The AACC Competencies for Community College Leaders have been used widely in leadership programs for the community college sector. The competencies are aimed at guiding the development of emerging leaders and to assisting colleges with the selection of employees dedicated to the community college mission, vision and values.
The fourth edition of the competencies will be released soon. We talked with Angel Royal, senior vice president of strategic initiatives and partnerships at the American Association of Community Colleges, who wrote the latest edition, about the updates. (Editor’s note: This excerpt comes from the new issue of AACC’s Community College Journal.)
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Why is it important to review and update the competencies every few years?
Spencer Johnson’s book “Who Moved My Cheese” accurately sums up the need to routinely review and update the competencies. The world is constantly changing meaning that the cheese is constantly moving. The competencies are revised to ensure that individuals serving the nation’s community college students have the skills and insights necessary to find the cheese. Were we not to update the competencies, leaders would be stagnant unable to address the changes that we are experiencing as a sector within our institutions and in the broader community. Their skills would not improve, thus leaving them ill-prepared to address emerging trends and issues impacting community colleges.
What was your process for updating the competencies? Did you talk to current leaders in the sector?
I am most proud of the process that I undertook to update the fourth edition of the competencies. I issued a broad call to the field through our communication channels to hear from individuals interested in contributing to the conversation, which resulted in 17 virtual meetings over about six weeks. The individuals that participated in the leadership dialogues represented different age groups (Baby Boomer, Gen X, Millennial), ethnicities (Black, Latina/o/x, Asian Pacific Islander, and Native American), positions within the college (faculty, entry-level, managers, senior leaders, new CEOs, seasoned CEOs) and sexual orientation (LGBTQ+).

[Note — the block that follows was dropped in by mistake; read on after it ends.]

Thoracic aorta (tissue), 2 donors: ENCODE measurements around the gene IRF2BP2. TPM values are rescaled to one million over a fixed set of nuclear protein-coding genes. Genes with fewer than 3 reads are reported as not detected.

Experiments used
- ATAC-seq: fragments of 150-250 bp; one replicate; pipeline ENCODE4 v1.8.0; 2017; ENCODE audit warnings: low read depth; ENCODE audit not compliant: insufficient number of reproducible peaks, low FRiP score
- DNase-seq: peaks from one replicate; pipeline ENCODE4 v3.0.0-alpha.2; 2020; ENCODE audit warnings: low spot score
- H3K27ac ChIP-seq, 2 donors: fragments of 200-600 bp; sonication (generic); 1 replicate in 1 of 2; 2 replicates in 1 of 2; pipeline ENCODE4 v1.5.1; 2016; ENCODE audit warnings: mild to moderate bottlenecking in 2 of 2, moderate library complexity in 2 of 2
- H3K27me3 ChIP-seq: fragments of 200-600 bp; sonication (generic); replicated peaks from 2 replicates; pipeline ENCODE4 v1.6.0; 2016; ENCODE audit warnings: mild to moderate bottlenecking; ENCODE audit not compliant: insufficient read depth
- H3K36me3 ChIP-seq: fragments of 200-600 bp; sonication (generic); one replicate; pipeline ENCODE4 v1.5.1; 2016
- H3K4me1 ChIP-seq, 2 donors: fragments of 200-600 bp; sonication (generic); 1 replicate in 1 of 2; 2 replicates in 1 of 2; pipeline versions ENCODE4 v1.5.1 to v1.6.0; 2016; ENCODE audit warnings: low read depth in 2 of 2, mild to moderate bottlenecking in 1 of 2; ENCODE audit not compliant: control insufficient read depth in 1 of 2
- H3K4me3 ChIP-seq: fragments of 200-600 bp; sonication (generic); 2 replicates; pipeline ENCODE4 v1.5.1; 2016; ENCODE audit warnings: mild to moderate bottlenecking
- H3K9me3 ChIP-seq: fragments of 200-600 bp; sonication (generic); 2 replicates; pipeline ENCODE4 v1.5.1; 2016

More than 100 individuals participated in an open and honest discussion regarding what the 2018 issue of the leadership competencies missed if we evaluate it in today’s climate, what competencies need to be combined, consolidated, or removed. They brought to my attention very real and current issues impacting the community college leader at all levels of the organization, which greatly assisted me in creating the new document.
Can you talk about a few of the updates in the latest edition?
There are a couple of new features to the fourth edition of the AACC Competencies for Community College Leaders. First, I thought it was really important to write a preamble that is honest about the factors that impacted the development of the new document, most notably the Covid-19 pandemic and the social unrest resulting from the murder of George Floyd and Asian and Asian-American hate. These events spotlighted the need to place cultural competence and equity-mindedness squarely in the center of the guide. The preamble also provides a list of characteristics of effective leaders.
Second, I classified positions under the titles of faculty, entry-level, manager, executive and CEO. We identify the job titles that fall under each classification, so it is easier for individuals to identify where their job or the position that they aspire to falls in the document.
And last, in hearing from our leaders across the sector, I added the progression to certain positions. In the faculty section of the document, you see a progression to department chair. Under the executive section, the progression to aspiring CEO was added, and the chief executive officer category includes both new and veteran CEOs.